3.3. Overlap in Resource Use

Zebra-waterbuck, 0.73; warthog-impala, 0.50; warthog-Grant’s gazelle, 0.78 and impala-Grant’s gazelle, 0.68 had a higher overlap in resource use in the dry season. Lowest overlaps in resource use were observed during the early wet season with warthog-impala, 0.44; warthog-Grant’s gazelle, 0.53; zebra-waterbuck, 0.75 not changing much from the dry season. For warthog-impala, warthog-Grant’s gazelle and impala-Grant’s gazelle, overlap in resource use increased slightly during the succeeding late wet season. However, for zebra-waterbuck the overlap decreased. The highest overlap in resource use, 0.82 between grazers in different body weight classes i.e., zebra-warthog was recorded in the

Table 2. Indices of overlap in habitat use between grazers in Lake Nakuru National Park.

dry season (Table 3).

3.4. Niche Breadth

Niche breadth for diet composition was small (Bmax = 12). The smallest niche breadth for buffalo, 5.34, zebra, 3.80 and waterbuck, 4.83 in diet composition were recorded during the dry season, while impala, 3.92 and Grant’s gazelle, 4.9 had their smallest niche breadth for diet composition during the long wet season. Warthog had its smallest during the early wet season. Waterbuck had the highest shift in niche breadth from the dry to the early wet season, and also the largest niche breadth in diet composition, 8.30 compared to all other grazers. Niche breadth for habitat use was relatively small (Bmax = 8) among the grazers. Like in diet composition, it was smallest in the long wet season, only warthog had its smallest niche breadth during the dry season (Table 4).


For species in similar body weight classes, the lowest overlap in diet composition was observed during the late wet season, probably because during this season which

Table 3. Indices of overlap in resource use (diet composition and habitat use) between grazers in Lake Nakuru National Park.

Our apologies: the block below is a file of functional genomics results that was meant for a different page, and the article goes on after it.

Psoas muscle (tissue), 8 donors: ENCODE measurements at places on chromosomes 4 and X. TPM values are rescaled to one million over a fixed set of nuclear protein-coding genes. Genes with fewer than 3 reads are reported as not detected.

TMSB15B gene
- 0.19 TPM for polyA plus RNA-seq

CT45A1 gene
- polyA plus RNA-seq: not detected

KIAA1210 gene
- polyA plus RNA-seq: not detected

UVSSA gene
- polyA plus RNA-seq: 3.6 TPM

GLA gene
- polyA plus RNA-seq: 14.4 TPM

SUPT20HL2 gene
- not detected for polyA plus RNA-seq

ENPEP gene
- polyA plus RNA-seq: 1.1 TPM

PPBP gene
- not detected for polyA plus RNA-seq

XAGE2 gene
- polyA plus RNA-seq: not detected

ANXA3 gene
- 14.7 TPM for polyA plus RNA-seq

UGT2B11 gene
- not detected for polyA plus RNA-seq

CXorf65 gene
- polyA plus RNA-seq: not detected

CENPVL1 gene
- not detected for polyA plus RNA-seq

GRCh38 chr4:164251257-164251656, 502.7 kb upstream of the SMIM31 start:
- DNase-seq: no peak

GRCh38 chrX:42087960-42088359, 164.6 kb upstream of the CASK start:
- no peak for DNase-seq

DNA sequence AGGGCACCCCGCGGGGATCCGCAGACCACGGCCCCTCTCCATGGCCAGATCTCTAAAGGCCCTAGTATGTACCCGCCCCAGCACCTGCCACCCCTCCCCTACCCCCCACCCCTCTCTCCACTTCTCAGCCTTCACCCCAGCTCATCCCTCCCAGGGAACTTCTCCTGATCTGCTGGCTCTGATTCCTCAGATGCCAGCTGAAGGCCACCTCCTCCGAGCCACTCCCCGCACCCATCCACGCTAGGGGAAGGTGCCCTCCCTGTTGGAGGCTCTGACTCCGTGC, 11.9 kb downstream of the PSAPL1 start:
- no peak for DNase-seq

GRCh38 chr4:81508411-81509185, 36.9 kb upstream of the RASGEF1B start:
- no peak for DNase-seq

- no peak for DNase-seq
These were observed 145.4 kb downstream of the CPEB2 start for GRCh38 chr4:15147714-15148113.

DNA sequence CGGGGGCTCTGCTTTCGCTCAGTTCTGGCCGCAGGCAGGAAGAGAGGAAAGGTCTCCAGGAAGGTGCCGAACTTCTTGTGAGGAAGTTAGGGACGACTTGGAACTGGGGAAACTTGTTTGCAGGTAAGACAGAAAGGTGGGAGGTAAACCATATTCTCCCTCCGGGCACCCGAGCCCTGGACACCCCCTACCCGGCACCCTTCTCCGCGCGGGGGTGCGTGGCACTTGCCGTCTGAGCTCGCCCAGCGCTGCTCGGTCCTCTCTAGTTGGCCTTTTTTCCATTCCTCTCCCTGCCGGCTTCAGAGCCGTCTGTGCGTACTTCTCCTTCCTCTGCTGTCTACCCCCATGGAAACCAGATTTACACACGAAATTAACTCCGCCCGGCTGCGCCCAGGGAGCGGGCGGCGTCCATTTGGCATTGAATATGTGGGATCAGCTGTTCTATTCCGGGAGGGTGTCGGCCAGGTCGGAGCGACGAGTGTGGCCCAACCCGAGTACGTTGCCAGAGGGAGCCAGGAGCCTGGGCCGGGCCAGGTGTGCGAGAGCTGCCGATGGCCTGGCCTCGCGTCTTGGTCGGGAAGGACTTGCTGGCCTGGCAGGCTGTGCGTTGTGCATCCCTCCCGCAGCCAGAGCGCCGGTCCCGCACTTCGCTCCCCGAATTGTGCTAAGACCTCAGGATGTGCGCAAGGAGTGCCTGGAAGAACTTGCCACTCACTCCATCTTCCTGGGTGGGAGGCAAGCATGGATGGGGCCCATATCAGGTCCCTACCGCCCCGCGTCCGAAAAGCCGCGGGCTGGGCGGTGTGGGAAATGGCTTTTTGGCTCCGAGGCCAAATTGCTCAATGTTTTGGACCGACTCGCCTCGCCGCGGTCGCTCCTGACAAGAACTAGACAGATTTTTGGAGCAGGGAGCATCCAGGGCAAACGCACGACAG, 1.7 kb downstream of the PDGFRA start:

Table 4. Niche breadth for diet composition and habitat use by grazers. LW, late wet season; D, dry season; EW, early wet season.

succeeded the early wet season, most grasses which were the dominant forage items for the grazers [26], and liberally available in the Park during the early wet growing season had now become fibrous and senescent making the grazers experience a lesser forage choice. In the process they might have differently specialized on fewer forage species thus exhibiting the lowest overlap in diet composition. The dry season of 1999 received rainfall, which was abnormal because traditionally it doesn’t receive any, and because of this, green standing crop biomass was still available during this season. In fact from field observations, perennial grasses were observed sprouting and new herbs growing during this season. This explains the lack of lowest overlap during this season as initially predicted since the grazers did not necessarily have to lower their overlap in diet composition because there was still adequate forage available.

There was lack of a discernible seasonal variation in overlap in habitat use between grazers in similar body weight classes among the three seasons. In fact overlap indices were consistently high during the seasons. This lack of a clear trend in overlap in habitat use and the fact that the overlaps between grazers within the same body weight classes were consistently high suggest that no reasonable change in seasonal habitat use occurred in the Park among the grazers contrary to what [27] found out. The habitats during the time of this study were more compressed with a higher population density of large grazers than when [27] conducted their field work five years earlier.

Coexisting grazers especially those in similar body weight classes are expected to segregate more in their resource use during period of resource limitation, and that their niche breadth becomes smaller [15]. Our results did not comply with this prediction since resource segregation and smallest niche breadth were not observed during the dry season which is traditionally the resource limiting period. This is explained by the fact that seasonal differences in overlap in resource use were not outspoken, and also that possibilities for niche “contraction” in the dry season were limited leaving the grazers with little chance to move to a species-specific niche in order to have the lowest niche breadth in diet composition and habitat use. If we consider a resource use overlap of 0.54 to be the critical limit to similarity for coexisting species [28,29], then our results indicate that overlap in resource use between grazers in similar body weight classes has exceeded this limit. This leaves no doubt that the grazers are competitively interacting with each other within the assemblage. The interactions are playing a critical role in the functioning and structuring of this assemblage, and should thus be considered central in the wildlife management of the Park.


The authors thank Kenya Wildlife Service for giving permission to conduct this study in Lake Nakuru National Park, and to the Netherlands Organisation for International Cooperation in Higher Education (NUFFIC) for funding the study.